Rossi ‘wanted to do Status Quo on his own’ says Lancaster

Status Quo frantic four lineup
Frantic Four in 1979: Coghlan, Parfitt, Lancaster, Rossi (Image credit: Getty)

Status Quo co-founder Alan Lancaster has blamed the collapse of the band’s Frantic Four lineup on Francis Rossi’s drug addiction.

The bassist believes the frontman grew to hate everything to do with the most successful incarnation of the band as a result of his issues.

And he says he lost more money than he ever made from the band as he tried to protect it from what he saw as a hostile takeover.

Lancaster and Rossi formed Status Quo in 1962, and remained together until Lancaster’s acrimonious split in 1985, following the departure of original drummer John Coghlan three years previously.

The Frantic Four – also featuring Rick Parfitt – reunited in 2013 and again the following year, while the 21st-century Quo lineup continued to operate.

Lancaster tells Australia’s Studio 10: “It was a cocaine thing that broke Status Quo up. Cocaine was endemic in the business around the time. It makes you feel as if you’re better than everybody else, superior. I think that’s when we started to lose our brotherhood.

“Francis became… I call him the anti-Quoist. Everything to do with the original band he seemed to abhor. He got to dislike management, he got to dislike John, everybody in the band. he wanted to do it all on his own for ages. One by one he got to oust us all.”

He says of Coghlan: “It was unthinkable that one of us could leave – we’d just reached the top of our tree. John got ousted. We were in Switzerland making an album and John was on a plane back home. Pete Kircher came in to substitute him, and we made the worst album we’ve ever made.

“John is probably one of the best swing shuffle drummers in the world, but Francis was having nothing of it.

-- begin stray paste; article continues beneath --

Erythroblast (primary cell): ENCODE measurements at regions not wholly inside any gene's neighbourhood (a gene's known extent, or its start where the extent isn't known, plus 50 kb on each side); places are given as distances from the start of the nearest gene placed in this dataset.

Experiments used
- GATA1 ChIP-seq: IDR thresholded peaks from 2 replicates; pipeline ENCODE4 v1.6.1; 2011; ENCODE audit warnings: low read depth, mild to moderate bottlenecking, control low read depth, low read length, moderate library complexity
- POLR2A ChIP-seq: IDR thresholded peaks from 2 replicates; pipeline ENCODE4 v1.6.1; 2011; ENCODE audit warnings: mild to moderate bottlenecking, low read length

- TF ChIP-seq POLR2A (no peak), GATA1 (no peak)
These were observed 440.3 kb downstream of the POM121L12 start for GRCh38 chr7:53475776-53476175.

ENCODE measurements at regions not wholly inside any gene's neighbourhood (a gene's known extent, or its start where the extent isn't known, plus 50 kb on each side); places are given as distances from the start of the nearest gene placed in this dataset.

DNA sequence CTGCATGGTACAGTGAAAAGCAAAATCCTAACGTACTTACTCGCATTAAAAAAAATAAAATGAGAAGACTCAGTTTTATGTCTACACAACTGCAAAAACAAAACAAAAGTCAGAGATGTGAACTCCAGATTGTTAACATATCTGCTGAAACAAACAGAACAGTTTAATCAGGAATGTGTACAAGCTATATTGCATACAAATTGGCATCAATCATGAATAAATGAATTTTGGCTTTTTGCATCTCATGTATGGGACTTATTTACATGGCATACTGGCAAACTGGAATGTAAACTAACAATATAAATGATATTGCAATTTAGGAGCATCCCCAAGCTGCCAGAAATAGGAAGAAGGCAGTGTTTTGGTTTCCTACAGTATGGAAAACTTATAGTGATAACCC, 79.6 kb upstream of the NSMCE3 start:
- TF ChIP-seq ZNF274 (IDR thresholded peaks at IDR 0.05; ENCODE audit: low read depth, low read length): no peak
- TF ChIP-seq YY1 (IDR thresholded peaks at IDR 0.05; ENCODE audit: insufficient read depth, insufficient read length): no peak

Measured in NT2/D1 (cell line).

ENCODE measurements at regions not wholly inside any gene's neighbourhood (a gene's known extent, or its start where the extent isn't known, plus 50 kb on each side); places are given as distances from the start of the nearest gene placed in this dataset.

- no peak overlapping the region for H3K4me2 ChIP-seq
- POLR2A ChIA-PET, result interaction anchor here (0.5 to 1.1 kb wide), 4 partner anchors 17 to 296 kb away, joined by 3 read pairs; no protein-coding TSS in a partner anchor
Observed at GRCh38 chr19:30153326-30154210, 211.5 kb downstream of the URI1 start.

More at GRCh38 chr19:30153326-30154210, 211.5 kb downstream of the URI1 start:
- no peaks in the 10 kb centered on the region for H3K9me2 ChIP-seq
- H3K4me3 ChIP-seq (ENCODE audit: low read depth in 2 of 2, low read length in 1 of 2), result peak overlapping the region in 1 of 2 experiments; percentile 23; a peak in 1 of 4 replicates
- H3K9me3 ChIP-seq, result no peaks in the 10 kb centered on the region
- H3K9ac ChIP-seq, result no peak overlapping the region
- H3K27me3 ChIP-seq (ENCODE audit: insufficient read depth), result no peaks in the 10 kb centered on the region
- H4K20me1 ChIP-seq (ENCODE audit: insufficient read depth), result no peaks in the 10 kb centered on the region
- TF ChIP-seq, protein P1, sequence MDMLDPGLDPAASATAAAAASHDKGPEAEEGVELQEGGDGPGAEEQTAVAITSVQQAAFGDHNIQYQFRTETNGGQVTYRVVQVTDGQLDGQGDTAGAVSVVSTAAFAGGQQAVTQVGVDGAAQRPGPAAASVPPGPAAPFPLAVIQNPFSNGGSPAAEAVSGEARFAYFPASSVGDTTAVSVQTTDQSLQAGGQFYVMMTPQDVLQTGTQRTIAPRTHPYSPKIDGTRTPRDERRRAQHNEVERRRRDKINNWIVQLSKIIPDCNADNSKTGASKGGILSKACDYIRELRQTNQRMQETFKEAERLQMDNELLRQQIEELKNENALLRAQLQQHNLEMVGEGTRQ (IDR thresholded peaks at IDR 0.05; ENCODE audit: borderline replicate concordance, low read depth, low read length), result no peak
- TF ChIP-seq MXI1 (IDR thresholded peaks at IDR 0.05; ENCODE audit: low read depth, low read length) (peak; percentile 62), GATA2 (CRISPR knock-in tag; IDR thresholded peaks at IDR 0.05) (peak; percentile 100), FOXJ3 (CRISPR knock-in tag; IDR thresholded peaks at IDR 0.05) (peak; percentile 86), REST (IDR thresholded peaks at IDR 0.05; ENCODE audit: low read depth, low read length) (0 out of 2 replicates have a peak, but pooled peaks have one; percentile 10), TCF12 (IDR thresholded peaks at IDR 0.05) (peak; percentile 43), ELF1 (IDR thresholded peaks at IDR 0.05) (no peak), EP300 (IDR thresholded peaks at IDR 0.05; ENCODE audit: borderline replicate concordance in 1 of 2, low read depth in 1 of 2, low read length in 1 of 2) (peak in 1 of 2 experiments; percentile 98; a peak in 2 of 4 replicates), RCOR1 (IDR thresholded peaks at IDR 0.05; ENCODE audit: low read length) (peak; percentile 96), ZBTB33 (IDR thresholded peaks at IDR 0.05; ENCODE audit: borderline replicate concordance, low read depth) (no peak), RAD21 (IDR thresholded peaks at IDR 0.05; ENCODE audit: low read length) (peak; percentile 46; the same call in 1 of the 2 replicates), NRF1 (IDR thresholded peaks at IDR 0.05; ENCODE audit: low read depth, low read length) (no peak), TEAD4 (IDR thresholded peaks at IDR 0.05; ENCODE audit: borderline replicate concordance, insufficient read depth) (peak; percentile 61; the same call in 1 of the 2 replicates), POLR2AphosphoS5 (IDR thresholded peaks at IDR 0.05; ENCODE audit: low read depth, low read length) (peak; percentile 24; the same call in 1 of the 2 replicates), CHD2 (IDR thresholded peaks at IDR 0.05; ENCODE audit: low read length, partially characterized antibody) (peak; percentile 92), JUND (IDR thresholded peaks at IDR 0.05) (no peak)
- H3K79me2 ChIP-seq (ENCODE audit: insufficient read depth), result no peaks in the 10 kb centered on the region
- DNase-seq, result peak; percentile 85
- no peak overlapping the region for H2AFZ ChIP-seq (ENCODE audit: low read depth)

“Once John went it was easy to start getting rid of us. And it’s all to do with money as well – once one member leaves you make more money if you don’t pay them.”

Lancaster describes the experience of watching the band continue without him as “like having your child abducted” and adds: “Status Quo ended up costing me more money than I ever made from it because I was trying to protect it. I’m not a big corporation any more, I’m on my own. In the end you have to give up.”

He says Rossi – who’s admitted to suffering from a round-the-clock cocaine habit in the 1980s – was his “first recruit” when the band was coming together.

“In those days none of us could play,” the bassist remembers. “We did our first gig within the first year. It’s a bit strange forming a band when you can’t play an instrument.”

And despite the regular assertion that Status Quo have sold over 120m records during their career, Lancaster believes the total is much lower. “I think it’s more like 40m – from my royalty statements it’s around 35, to 40m.

“None of us in the band have ever received a royalties statement ever. We’ve never had an accounting from management.

“There’s lots of millionaires going around the world who’ve made their money from Status Quo. But the band themselves struggle to get there.”

The current lineup commence their last-ever electric tour later this month. Parfitt, who recently revealed he was technically dead for two minutes after a heart attack earlier this year, won’t take part. The band have offered refunds for fans who don’t want to attend shows without him.

Status Quo: The Last Night Of The Electrics tour 2016

Oct 12: Vienna Gasometers Of Vienna, Austria
Oct 13: Klagenfurt Messe Betriebsgesellschaft, Austria
Oct 15: Zurich Hallenstadion, Switzerland
Oct 17: Tilburg Poppodium, Netherlands
Oct 28: Belfast SSE Arena, UK
Oct 29: Dublin 3Arena, Ireland
Nov 10: Hamburg Arena, Germany
Nov 11: Leipzig Red Bull Arena, Germany
Nov 14: Berlin Max Schmeling Halle, Germany
Nov 15: Erfurt Messe Erfurt, Germany
Dec 08: Nottingham Motorpoint Arena
Dec 09: Bournemouth BIC, UK
Dec 11: London The O2, UK
Dec 13: Brighton Centre, UK
Dec 14: Cardiff Motorpoint Arena, UK
Dec 16: Birmingham Barclaycard Arena, UK
Dec 17: Leeds First Direct Arena, UK
Dec 19: Manchester Arena, UK
Dec 20: Glasgow The SSE Hydro, UK
Dec 22: Newcastle Metro Radio Arena, UK
Dec 23: Liverpool Echo Arena, UK

Status Quo: The Frantic Four’s Final Fling

Freelance Online News Contributor

Not only is one-time online news editor Martin an established rock journalist and drummer, but he’s also penned several books on music history, including SAHB Story: The Tale of the Sensational Alex Harvey Band, a band he once managed, and the best-selling Apollo Memories about the history of the legendary and infamous Glasgow Apollo. Martin has written for Classic Rock and Prog and at one time had written more articles for Louder than anyone else (we think he's second now). He’s appeared on TV and when not delving intro all things music, can be found travelling along the UK’s vast canal network.